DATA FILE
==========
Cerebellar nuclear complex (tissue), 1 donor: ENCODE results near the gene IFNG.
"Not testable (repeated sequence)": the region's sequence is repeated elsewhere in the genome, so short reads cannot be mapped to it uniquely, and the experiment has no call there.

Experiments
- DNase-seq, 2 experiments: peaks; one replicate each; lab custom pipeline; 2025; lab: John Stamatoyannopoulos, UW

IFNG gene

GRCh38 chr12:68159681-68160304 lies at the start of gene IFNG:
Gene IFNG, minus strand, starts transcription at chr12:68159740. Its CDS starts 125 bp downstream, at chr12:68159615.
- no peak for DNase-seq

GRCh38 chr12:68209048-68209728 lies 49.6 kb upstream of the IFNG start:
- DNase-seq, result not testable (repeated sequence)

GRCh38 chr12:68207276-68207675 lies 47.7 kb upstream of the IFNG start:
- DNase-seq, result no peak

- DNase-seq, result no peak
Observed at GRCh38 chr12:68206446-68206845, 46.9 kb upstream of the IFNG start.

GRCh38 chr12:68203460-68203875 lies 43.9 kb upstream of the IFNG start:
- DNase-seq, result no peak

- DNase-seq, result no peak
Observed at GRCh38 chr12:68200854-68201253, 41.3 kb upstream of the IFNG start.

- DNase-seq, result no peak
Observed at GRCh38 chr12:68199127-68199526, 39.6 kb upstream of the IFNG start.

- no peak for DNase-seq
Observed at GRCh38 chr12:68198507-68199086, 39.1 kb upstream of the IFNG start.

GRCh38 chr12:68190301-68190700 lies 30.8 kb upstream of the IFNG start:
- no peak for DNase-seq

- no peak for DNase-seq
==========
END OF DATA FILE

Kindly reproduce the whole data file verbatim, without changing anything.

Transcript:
Cerebellar nuclear complex (tissue), 1 donor: ENCODE results near the gene IFNG.
"Not testable (repeated sequence)": the region's sequence is repeated elsewhere in the genome, so short reads cannot be mapped to it uniquely, and the experiment has no call there.

Experiments
- DNase-seq, 2 experiments: peaks; one replicate each; lab custom pipeline; 2025; lab: John Stamatoyannopoulos, UW

IFNG gene

GRCh38 chr12:68159681-68160304 lies at the start of gene IFNG:
Gene IFNG, minus strand, starts transcription at chr12:68159740. Its CDS starts 125 bp downstream, at chr12:68159615.
- no peak for DNase-seq

GRCh38 chr12:68209048-68209728 lies 49.6 kb upstream of the IFNG start:
- DNase-seq, result not testable (repeated sequence)

GRCh38 chr12:68207276-68207675 lies 47.7 kb upstream of the IFNG start:
- DNase-seq, result no peak

- DNase-seq, result no peak
Observed at GRCh38 chr12:68206446-68206845, 46.9 kb upstream of the IFNG start.

GRCh38 chr12:68203460-68203875 lies 43.9 kb upstream of the IFNG start:
- DNase-seq, result no peak

- DNase-seq, result no peak
Observed at GRCh38 chr12:68200854-68201253, 41.3 kb upstream of the IFNG start.

- DNase-seq, result no peak
Observed at GRCh38 chr12:68199127-68199526, 39.6 kb upstream of the IFNG start.

- no peak for DNase-seq
Observed at GRCh38 chr12:68198507-68199086, 39.1 kb upstream of the IFNG start.

GRCh38 chr12:68190301-68190700 lies 30.8 kb upstream of the IFNG start:
- no peak for DNase-seq

- no peak for DNase-seq